Why Bitcoin Price Dropping to $1160 is Good; Solving Network Issues
Almost immediately after the disapproval of the Winklevoss twins’ bitcoin ETF, contrary to the predictions of most analysts, bitcoin price recovered surging back to $1,250.
Almost immediately after the disapproval of the Winklevoss twins’ Bitcoin ETF, contrary to the predictions of most analysts, Bitcoin price recovered, surging back to $1,250. On March 16, Bitcoin price declined again to the $1,160 mark.
While an increase in Bitcoin price is important for everyone within the network and community, in consideration of the current status of the Bitcoin network, it is optimal for Bitcoin price to remain relatively stable at the $1,160 margin.
If Bitcoin price had continued to increase in value after the initial ETF recovery to the $1,300 region and reached an all-time high price, extensive mainstream media coverage and intensive hype around Bitcoin would have led to a massive short-term increase in Bitcoin price.
For investors and traders that sustain a reserve of Bitcoin for short-term gains, the abovementioned situation would be ideal. However, the Bitcoin community is currently in the midst of addressing serious scalability issues to eliminate or at least reduce Blockchain congestion. The fee market has grown significantly over the past few months and the average fee per transaction has been on the rise.
In fact, Coinbase announced that it will not be handling Bitcoin transaction fees for users anymore for that reason. Ankur Nandwani, the product manager at Coinbase, stated:
“We will discontinue paying network transaction fees for on-chain transactions starting March 21st, 2017. Network transaction fees do not go to Coinbase, they go to the miners of the Bitcoin and Ethereum networks. Since our inception, we have been paying network fees on behalf of our customers to help support the growth of the bitcoin and ethereum networks. We now have over 6 million users worldwide, and this has become a significant cost.”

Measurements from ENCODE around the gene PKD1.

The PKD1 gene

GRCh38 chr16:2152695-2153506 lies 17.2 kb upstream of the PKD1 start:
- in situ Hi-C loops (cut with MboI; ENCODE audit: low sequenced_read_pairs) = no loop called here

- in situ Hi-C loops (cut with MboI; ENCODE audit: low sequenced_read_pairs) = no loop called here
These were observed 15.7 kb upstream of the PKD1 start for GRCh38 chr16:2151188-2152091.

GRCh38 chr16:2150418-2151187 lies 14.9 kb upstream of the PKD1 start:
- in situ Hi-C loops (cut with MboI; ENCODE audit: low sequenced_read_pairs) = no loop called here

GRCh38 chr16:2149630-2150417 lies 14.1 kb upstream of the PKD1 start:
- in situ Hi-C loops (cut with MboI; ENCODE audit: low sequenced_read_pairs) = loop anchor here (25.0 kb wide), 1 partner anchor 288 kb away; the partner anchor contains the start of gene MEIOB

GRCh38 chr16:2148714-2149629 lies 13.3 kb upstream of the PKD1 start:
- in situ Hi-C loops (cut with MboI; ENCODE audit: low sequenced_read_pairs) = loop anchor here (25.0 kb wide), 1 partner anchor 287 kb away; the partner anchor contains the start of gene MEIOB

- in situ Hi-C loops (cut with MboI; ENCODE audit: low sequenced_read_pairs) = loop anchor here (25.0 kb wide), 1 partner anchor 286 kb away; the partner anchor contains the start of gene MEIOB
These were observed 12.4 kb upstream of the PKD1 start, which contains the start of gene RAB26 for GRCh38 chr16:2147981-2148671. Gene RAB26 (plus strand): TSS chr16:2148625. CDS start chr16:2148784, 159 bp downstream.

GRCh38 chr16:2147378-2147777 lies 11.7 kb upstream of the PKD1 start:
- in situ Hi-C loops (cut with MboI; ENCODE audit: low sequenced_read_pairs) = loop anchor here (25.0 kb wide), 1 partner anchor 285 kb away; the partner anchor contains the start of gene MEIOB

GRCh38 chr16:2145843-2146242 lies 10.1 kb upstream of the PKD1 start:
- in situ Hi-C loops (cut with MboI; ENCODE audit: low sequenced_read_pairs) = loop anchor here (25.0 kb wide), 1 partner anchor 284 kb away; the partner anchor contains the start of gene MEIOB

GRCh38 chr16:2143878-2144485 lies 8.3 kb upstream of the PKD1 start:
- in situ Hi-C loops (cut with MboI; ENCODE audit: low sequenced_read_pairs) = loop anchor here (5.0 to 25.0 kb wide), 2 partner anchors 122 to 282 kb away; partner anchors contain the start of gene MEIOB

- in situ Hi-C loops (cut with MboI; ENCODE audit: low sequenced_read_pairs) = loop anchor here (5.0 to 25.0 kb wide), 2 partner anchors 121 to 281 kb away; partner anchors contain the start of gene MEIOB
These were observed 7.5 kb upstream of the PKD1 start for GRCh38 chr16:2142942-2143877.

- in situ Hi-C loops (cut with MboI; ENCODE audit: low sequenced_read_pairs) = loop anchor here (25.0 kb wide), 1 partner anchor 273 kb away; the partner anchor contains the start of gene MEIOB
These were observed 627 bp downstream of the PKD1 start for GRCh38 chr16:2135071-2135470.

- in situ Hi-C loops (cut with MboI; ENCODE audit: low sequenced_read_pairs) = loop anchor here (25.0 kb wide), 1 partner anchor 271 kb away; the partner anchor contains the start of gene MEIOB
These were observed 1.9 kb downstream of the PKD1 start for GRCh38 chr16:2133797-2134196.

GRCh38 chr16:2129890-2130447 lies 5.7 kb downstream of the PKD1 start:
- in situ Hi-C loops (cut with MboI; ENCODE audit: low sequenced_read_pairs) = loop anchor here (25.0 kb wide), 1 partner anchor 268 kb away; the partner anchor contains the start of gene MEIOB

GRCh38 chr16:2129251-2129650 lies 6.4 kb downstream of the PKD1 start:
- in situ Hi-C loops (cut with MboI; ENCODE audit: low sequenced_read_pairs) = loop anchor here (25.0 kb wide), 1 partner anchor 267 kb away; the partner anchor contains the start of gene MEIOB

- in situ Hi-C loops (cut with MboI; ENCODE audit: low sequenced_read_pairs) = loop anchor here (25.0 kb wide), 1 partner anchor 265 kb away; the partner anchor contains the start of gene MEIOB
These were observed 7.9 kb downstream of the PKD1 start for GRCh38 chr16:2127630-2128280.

Moreover, Bitcoin lacks off-chain scaling solutions such as the Lightning Network which enable microtransactions and open Bitcoin to a new generation of applications. With off-chain solutions, platforms and applications will be able to make extremely cheap, fast and secure transactions with ease, which allows the introduction of a wider range of Bitcoin-based services.
The majority of the community is beginning to favor Segregated Witness (SegWit) over Bitcoin Unlimited because of the internal bugs found in the software of Bitcoin Unlimited. The errors of Bitcoin Unlimited led to a 6-hour downtime for miners and shut down 500 nodes almost instantly. According to security and Bitcoin expert Andreas Antonopoulos, the recent Bitcoin Unlimited bug would have led to millions of dollars in losses if it was being forked.
“This time there was little economic impact. During a fork, the damage would have been in the millions. QA matters. It matters millions.”
While developers, miners and community members are building consensus on which software and solution to adopt in order to scale the Bitcoin network properly, cautiously and efficiently, it is for the best interest of the Bitcoin community as a whole that Bitcoin price maintains stable at the $1,160 region. It relieves pressure on the network and it grants a larger time period for the community and the market to decide upon the viable solution.